U.S. Sen. John Thune (R-S.D.) today introduced legislation to require the director of national intelligence to report to Congress any time it is determined that U.S. military equipment that was abandoned in Afghanistan, Iraq, or Syria is used in a terrorist attack against the United States or its allies or used in nearby regions.
“Americans were rightfully shocked to see Taliban fighters celebrating the withdrawal of U.S. forces from Afghanistan atop military equipment funded by U.S. taxpayers,” said Thune. “While there was a significant effort to destroy a portion of the military equipment left behind in the chaotic withdrawal from Kabul, the rapid fall of Afghanistan to the Taliban resulted in insurgents scoring an untold cache of weapons and other equipment. It’s especially insulting to think that this very equipment, issued to provide security and stability, could now be used for evil acts of violence. As the nation seeks answers for the botched withdrawal from Afghanistan, this bill would provide important accountability for the equipment left behind and, most importantly, it would provide information to underscore the unacceptable risk of inadvertently arming terrorists by abandoning military equipment.”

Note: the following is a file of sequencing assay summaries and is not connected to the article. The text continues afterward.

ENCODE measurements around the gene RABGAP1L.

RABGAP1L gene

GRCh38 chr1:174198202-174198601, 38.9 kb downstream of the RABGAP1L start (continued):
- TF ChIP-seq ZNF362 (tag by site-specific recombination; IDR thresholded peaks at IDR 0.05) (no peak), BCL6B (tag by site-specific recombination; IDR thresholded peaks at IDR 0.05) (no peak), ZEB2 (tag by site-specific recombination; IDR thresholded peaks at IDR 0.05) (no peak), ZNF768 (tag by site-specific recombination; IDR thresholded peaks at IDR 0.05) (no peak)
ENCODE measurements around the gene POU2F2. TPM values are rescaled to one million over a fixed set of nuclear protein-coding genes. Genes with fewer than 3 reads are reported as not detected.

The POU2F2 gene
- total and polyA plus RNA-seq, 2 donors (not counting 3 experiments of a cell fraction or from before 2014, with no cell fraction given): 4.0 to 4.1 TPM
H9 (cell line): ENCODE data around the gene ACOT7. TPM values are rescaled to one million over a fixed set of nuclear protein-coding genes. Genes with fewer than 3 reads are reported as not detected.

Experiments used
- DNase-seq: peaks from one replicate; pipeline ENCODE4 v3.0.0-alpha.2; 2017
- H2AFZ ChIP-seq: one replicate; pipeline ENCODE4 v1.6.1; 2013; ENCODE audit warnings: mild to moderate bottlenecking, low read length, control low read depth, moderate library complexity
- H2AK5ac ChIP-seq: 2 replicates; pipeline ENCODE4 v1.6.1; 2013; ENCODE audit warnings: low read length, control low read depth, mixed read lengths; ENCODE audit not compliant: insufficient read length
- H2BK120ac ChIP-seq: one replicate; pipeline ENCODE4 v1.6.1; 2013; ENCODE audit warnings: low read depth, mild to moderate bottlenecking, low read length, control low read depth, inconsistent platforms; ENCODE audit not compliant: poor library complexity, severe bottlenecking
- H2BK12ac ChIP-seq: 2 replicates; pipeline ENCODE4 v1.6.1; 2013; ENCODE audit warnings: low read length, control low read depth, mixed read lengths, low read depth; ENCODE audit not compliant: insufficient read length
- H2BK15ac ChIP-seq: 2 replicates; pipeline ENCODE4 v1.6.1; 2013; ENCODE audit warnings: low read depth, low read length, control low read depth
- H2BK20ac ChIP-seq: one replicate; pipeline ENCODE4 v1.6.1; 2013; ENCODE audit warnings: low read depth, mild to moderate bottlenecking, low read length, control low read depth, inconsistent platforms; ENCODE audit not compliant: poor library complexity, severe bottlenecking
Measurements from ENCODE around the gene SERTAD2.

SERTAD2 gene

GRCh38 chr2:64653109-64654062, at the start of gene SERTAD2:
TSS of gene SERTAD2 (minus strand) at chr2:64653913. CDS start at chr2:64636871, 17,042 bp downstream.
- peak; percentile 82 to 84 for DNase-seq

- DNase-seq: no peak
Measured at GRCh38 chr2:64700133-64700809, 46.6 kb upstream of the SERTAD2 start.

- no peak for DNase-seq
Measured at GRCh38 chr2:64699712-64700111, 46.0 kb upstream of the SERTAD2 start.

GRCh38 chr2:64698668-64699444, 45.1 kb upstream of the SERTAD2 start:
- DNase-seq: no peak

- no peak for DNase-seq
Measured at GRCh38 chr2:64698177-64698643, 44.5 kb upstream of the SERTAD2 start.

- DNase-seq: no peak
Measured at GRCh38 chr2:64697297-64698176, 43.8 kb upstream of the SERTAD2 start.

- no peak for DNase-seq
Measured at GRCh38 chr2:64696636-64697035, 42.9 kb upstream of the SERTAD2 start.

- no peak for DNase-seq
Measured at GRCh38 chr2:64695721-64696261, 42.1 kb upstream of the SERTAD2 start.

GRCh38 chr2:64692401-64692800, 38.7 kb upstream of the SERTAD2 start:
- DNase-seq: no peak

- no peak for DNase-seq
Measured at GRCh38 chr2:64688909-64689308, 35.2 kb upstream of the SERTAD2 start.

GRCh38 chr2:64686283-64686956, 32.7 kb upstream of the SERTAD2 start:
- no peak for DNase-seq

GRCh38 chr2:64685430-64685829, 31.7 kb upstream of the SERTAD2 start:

This legislation is co-sponsored by U.S. Sens. Marsha Blackburn (R-Tenn.), Mike Braun (R-Ind.), Kevin Cramer (R-N.D.), Tom Cotton (R-Ark.), Ted Cruz (R-Texas), Steve Daines (R-Mont.), Joni Ernst (R-Iowa), John Hoeven (R-N.D.), Cindy Hyde-Smith (R-Miss.), and Dan Sullivan (R-Alaska).
Thune’s bill would require notification of any known details relating to the equipment used in the attack; the date on which, and the location from which, the equipment left U.S. custody; attribution for the orchestrators of the attack; and the total number of deaths and casualties caused by the attack.